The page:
Market management may also have trouble understanding seasonal production and availability of produce. My advice is to avoid participating in places that are not "grower only." Otherwise, the vendor is in direct competition with companies that supply supermarkets. It may be that they will just pay a worker to load a truck and sell the exact same products. BTW, the savvy consumer isn't fooled and may take their business where they can find local products.

Steve
Thanks Steve; your feedback is so informative!

Last year was the first year I was more serious about building my cut flower patch. One of the reasons is that when I planted so many vegetables, we had trouble eating all of them. Thankfully, our chickens helped a lot. :lol:

So I took the chance to improve and started with perennial flowers - peonies, roses, lilies, and different kinds of bulbs. This spring, I invested in one rare peony that I fell in love with at first sight. I knew it would take years for a bare root peony to bear flowers, but most of the waiting would be worthy.

1654109258825.png


Besides, I also started noticing/growing plants that can provide lovely filler flowers, foliage, and fruits. My tolerance for weeds is also dramatically increased - some offer greens for the chickens, and some can be taken as beautiful fillers. Grout weed is one of them. Before I finally planted the wild carrot variety that produces burgundy red flowers this spring, the flowers from grout weed (also from the Apiales family) were always wonderful fillers in the early summer bouquets.

The flowers in German supermarkets are already quite cheap, but they all look the same. The homegrown flowers are much more distinctive in many aspects, kind of more connections with the grower.

The flowers I just cut this evening and let them rest overnight for conditioning. I hope I can arrange at least ten bouquets for this coming market. Another thing I might try this year will be the dried flowers.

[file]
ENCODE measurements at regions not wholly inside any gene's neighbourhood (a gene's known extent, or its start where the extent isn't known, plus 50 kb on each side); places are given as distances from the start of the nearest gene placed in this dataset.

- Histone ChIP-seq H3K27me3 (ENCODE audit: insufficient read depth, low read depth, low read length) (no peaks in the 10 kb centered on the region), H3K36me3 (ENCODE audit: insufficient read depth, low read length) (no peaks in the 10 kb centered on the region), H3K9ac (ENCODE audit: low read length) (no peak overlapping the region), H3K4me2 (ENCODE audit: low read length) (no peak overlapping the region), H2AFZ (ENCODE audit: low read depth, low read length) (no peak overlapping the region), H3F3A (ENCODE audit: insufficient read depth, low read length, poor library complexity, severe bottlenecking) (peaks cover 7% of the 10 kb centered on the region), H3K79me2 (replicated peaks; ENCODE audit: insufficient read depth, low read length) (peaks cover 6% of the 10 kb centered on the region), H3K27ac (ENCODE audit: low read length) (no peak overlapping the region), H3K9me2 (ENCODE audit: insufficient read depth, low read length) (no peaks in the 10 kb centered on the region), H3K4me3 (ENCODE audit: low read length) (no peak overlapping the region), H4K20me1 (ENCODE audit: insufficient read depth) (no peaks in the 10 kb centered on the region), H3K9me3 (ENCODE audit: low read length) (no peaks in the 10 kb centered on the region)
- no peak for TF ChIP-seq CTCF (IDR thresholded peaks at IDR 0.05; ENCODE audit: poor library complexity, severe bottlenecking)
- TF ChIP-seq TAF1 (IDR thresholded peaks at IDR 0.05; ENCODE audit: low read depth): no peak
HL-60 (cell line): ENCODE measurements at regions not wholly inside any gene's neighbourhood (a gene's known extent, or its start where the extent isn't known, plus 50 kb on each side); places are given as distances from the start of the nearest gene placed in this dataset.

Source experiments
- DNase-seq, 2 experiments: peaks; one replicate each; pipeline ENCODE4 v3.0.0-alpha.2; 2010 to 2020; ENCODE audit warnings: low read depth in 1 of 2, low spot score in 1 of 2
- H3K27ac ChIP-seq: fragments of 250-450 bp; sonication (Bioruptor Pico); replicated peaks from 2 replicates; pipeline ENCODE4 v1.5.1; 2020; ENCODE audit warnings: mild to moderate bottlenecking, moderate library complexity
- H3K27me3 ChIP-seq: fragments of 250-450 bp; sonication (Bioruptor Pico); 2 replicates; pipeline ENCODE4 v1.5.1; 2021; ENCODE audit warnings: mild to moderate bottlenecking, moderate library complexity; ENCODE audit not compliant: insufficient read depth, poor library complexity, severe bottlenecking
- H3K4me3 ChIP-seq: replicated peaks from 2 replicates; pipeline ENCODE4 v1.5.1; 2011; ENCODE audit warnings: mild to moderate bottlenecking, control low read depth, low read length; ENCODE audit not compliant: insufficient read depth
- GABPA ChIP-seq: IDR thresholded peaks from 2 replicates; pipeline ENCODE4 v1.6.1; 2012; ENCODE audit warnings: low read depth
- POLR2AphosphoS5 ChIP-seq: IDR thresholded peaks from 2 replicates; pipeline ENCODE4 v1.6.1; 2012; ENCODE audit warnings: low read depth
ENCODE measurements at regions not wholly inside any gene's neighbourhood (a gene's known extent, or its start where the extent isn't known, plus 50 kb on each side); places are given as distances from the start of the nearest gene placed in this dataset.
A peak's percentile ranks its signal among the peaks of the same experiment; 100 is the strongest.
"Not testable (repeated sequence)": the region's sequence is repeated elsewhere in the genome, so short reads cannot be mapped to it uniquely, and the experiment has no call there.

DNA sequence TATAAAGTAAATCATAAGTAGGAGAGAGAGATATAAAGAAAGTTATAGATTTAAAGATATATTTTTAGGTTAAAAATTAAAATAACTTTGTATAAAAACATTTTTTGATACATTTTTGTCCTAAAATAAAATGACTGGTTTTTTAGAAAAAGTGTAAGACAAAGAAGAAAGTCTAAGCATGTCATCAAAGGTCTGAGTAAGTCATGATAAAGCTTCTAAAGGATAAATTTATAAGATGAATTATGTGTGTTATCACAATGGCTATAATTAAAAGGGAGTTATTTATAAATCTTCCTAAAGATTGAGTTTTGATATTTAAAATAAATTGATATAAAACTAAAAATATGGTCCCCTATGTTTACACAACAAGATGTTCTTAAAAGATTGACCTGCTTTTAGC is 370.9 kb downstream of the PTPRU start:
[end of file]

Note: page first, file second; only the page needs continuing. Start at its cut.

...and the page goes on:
4758.jpg


For the vegetables, I am not interested in competing with all the discounters or farms around us. Therefore, I decided to make just some mixed salad bags - they could be sold alone or be part of a combo bundle with eggs or bouquets.

Mmm, I will start preparing things this coming weekend!
 

Phaedra Geiermann

Deeply Rooted
Joined
Jun 26, 2021
Messages
807
Reaction score
3,611
Points
155
Location
Schleiden, Germany
I was a soap maker for several years. Real soap, made with lye and olive oil. I was a vendor in the local farmer's market for two years. It was $7 a time. But I gave up cus it was soooooooo dang hot (90's to 100 degrees F) and it was held on Friday afternoons. I did enjoy talking to folks about real soap though.

I also did craft fairs, and did so-so on them. The entry fee was steep, usually $100, to benefit some charity. I did OK on those.

I still have all my supplies and know that they are now double in price from when I bought them all. I should sell some of it after I move this month.
Yeah, please make some and enjoy making them again. 😍

I thought about making soap once, but in the end, I chose to make candles first. I used candles almost every day, especially after Autumnal Equinox.

But making soap also looks much fun - I wish one day I will give myself a try!
 

Phaedra Geiermann

Deeply Rooted
Joined
Jun 26, 2021
Messages
807
Reaction score
3,611
Points
155
Location
Schleiden, Germany
I started the preparation!
I sowed quite early this year the winter vegetables, a bit too early. However, they will be in a perfect size to sell next Sunday.

The immediately available young plants I have:
Purple Broccoli Claret F1 (for harvest in April, 2023)
Flower Sprout Autumn Star F1
Butterfly Peas
Mints
Sage

And I like the idea to use paper cups as containers. We bought a lot of them during the flood last summer and used to provide warm soup and coffee/tea to the neighborhood. I am happy to find a purpose for these disposable tableware.
3180.jpg
 

Latest posts

Top